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Cannabis use in university students is associated with academic achievement failure and health issues. The objective of the study was to evaluate the association between attention deficit hyperactivity disorder (ADHD) symptoms and cannabis use after 1 year among students according to previous cannabis use.
Students in France were recruited from February 2013 to July 2020 in the i-Share cohort. 4,270 participants were included (2,135 who never used cannabis at inclusion and 2,135 who did). The Adult ADHD Self-Report Scale (ASRS) was used to assess ADHD symptoms at inclusion. Cannabis use frequency was evaluated 1 year after inclusion. Multinomial regressions were conducted to assess the association between inclusion ADHD symptoms and cannabis use after 1 year.
Increase in ASRS scores was linked with a greater probability to use cannabis after 1 year and to have a higher cannabis use frequency (once a year—once a month adjusted odds ratio [OR]: 1.24 (1.15–1.34), more than once a month adjusted OR: 1.43 (1.27–1.61)). Among participants who never used cannabis at inclusion, this association disappeared (once a year—once a month adjusted OR: 1.15 (0.95–1.39), more than once a month adjusted OR: 1.16 (0.67–2)) but remained in participants who ever used cannabis at inclusion (once a year—once a month adjusted OR: 1.17 (1.06–1.29), more than once a month adjusted OR: 1.35 (1.18–1.55)).
High levels of ADHD symptoms in students could lead to continued cannabis use rather than new initiations.
Peer victimization is associated with a wide range of mental health problems in youth, yet few studies described its association with mental health comorbidities.
To test the association between peer victimization timing and intensity and mental health comorbidities, we used data from 1216 participants drawn from the Quebec Longitudinal Study of Child Development, a population-based birth cohort. Peer victimization was self-reported at ages 6–17 years, and modeled as four trajectory groups: low, childhood-limited, moderate adolescence-emerging, and high-chronic. The outcomes were the number and the type of co-occurring self-reported mental health problems at age 20 years. Associations were estimated using negative binomial and multinomial logistic regression models and adjusted for parent, family, and child characteristics using propensity score inverse probability weights.
Youth in all peer victimization groups had higher rates of co-occurring mental health problems and higher likelihood of comorbid internalizing-externalizing problems [odds ratios ranged from 2.06, 95% confidence interval (CI) 1.52–2.79 for childhood-limited to 4.34, 95% CI 3.15–5.98 for high-chronic victimization] compared to those in the low victimization group. The strength of these associations was highest for the high-chronic group, followed by moderate adolescence-emerging and childhood-limited groups. All groups also presented higher likelihood of internalizing-only problems relative to the low peer victimization group.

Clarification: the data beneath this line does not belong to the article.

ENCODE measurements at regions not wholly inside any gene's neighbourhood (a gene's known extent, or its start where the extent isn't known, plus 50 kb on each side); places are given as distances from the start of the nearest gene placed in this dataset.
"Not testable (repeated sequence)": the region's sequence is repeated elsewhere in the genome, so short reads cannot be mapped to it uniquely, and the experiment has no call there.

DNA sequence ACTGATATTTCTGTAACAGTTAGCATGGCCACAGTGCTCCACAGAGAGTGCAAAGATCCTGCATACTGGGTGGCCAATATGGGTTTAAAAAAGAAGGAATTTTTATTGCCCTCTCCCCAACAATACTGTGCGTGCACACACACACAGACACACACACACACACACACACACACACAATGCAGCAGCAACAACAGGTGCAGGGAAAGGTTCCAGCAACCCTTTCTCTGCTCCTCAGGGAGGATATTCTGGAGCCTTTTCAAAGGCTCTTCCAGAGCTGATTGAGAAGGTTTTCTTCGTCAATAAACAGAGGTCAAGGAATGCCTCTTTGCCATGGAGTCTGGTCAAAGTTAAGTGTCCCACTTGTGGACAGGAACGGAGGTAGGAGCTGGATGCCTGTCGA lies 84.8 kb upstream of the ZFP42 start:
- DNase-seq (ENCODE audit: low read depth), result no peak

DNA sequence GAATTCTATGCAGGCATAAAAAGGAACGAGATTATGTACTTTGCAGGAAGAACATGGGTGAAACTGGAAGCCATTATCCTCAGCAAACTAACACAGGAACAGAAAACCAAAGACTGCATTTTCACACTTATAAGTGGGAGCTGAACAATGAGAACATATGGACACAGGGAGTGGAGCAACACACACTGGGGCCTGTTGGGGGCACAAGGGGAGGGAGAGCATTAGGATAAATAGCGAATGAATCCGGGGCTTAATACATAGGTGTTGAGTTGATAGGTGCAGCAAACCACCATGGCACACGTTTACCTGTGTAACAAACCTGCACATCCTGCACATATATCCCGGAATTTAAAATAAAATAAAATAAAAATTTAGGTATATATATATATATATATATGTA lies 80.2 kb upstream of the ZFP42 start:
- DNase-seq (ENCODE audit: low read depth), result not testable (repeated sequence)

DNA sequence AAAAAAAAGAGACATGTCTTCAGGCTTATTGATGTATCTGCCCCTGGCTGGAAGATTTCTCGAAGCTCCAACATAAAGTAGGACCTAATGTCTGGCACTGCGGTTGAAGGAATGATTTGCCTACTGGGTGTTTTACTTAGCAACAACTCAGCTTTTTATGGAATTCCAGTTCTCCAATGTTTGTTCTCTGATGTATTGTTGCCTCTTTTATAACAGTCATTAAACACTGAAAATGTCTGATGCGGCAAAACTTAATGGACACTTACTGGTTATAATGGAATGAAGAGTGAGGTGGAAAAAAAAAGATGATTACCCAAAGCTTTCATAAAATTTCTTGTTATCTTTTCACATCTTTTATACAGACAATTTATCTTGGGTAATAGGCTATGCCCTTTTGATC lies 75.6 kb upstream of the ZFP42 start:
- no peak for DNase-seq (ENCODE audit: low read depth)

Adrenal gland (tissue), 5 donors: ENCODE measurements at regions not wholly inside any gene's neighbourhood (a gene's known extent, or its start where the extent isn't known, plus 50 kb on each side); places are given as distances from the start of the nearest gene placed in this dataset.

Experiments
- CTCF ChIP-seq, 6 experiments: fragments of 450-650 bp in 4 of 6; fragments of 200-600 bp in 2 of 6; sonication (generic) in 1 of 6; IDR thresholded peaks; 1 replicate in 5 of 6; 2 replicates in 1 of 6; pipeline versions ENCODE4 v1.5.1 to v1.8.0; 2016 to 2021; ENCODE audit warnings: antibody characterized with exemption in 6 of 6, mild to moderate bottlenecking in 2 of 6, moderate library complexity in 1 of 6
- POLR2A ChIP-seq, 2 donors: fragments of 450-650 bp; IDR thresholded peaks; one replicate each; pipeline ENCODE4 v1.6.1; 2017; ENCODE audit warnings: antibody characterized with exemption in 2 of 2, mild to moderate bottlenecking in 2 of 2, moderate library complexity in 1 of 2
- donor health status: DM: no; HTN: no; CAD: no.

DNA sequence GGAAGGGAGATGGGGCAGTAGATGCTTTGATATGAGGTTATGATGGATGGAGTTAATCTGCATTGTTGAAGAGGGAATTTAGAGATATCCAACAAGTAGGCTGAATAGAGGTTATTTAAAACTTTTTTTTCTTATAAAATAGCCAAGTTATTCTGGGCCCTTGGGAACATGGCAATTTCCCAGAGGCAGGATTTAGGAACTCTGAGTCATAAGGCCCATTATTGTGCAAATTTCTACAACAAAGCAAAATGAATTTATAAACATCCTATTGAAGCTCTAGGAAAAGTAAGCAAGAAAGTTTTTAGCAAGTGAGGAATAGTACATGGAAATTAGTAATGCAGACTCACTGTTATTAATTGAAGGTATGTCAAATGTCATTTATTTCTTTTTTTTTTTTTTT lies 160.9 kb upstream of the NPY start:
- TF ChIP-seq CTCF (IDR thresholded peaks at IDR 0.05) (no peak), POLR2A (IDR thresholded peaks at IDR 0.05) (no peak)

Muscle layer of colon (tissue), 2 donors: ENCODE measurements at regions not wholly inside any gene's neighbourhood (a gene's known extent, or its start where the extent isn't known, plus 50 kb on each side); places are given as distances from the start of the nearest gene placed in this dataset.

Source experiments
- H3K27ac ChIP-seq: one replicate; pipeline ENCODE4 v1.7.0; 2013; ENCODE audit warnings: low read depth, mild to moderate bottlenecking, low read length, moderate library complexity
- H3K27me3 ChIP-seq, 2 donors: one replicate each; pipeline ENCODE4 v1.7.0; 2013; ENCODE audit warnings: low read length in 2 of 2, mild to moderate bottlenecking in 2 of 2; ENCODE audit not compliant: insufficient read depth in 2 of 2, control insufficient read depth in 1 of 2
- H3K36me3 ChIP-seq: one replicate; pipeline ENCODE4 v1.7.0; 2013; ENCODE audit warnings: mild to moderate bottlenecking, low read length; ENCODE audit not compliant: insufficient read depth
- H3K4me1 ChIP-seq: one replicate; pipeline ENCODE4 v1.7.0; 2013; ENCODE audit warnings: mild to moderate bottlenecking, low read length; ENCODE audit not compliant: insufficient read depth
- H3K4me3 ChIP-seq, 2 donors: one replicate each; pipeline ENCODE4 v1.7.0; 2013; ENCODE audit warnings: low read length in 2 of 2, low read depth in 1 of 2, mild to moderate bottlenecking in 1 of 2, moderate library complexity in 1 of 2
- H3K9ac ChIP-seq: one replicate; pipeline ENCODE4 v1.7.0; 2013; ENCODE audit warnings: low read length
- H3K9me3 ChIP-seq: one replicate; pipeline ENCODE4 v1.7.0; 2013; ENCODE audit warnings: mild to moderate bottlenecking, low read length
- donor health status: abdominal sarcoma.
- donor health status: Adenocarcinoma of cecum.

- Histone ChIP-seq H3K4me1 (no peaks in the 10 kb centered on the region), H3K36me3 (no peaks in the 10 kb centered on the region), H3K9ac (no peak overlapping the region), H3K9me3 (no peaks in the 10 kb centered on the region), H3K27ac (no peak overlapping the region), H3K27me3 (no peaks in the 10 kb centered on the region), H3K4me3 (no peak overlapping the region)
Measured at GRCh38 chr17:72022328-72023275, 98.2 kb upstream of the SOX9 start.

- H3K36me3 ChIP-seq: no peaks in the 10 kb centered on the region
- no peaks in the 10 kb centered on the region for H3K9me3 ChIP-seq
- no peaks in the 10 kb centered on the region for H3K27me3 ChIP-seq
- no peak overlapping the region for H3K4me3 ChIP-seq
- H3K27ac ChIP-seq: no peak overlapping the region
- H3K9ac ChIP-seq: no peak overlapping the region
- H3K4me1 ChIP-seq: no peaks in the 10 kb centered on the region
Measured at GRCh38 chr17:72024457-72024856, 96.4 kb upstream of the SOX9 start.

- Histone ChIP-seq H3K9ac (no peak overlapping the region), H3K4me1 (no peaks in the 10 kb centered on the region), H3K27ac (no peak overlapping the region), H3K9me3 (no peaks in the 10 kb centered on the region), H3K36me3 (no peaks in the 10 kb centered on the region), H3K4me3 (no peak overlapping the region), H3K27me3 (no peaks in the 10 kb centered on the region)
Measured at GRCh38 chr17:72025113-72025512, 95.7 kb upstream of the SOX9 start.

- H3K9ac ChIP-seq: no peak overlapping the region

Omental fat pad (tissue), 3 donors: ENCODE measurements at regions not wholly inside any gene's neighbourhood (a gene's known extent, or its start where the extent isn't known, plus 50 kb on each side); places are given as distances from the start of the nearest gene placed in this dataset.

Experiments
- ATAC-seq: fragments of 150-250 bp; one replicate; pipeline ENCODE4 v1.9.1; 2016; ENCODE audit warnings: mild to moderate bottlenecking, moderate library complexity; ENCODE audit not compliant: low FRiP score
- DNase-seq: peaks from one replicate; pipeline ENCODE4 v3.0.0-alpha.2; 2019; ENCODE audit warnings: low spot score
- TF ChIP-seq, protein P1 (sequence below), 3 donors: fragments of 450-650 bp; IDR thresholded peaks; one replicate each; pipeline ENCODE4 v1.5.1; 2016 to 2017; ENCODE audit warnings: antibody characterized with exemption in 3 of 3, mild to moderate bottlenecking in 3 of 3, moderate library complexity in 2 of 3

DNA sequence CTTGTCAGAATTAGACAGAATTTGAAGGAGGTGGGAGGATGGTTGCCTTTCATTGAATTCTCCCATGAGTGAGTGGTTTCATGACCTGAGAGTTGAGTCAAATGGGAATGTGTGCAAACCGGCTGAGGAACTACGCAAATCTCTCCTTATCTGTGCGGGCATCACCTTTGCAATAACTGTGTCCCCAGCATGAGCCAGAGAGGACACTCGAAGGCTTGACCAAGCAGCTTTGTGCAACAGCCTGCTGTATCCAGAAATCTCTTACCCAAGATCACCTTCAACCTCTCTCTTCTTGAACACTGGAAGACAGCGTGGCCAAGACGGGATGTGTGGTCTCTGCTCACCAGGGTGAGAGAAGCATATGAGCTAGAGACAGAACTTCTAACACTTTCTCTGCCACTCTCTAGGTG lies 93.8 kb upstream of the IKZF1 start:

Irrespective of timing and intensity, self-reported peer victimization was associated with mental health comorbidities in young adulthood, with the strongest associations observed for high-chronic peer victimization. Tackling peer victimization, especially when persistent over time, could play a role in reducing severe and complex mental health problems in youth.
Youth who attempt suicide are more at risk for later mental disorders and suicide. However, little is known about their long-term socioeconomic outcomes.
We investigated associations between youth suicide attempts and adult economic and social outcomes.
Participants were drawn from the Quebec Longitudinal Study of Kindergarten Children (n = 2140) and followed up from ages 6 to 37 years. Lifetime suicide attempt was assessed at 15 and 22 years. Economic (employment earnings, retirement savings, welfare support, bankruptcy) and social (romantic partnership, separation/divorce, number of children) outcomes were assessed through data linkage with government tax return records obtained from age 22 to 37 years (2002–2017). Generalised linear models were used to test the association between youth suicide attempt and outcomes adjusting for background characteristics, parental mental disorders and suicide, and youth concurrent mental disorders.
By age 22, 210 youths (9.8%) had attempted suicide. In fully adjusted models, youth who attempted suicide had lower annual earnings (average last 5 years, US$ −4134, 95% CI −7950 to −317), retirement savings (average last 5 years, US$ −1387, 95% CI −2982 to 209), greater risk of receiving welfare support (risk ratio (RR) = 2.05, 95% CI 1.39 to 3.04) and were less likely to be married/cohabiting (RR = 0.82, 95% CI 0.73 to 0.93), compared with those who did not attempt suicide. Over a 40-year working career, the loss of individual earnings attributable to suicide attempts was estimated at US$98 384.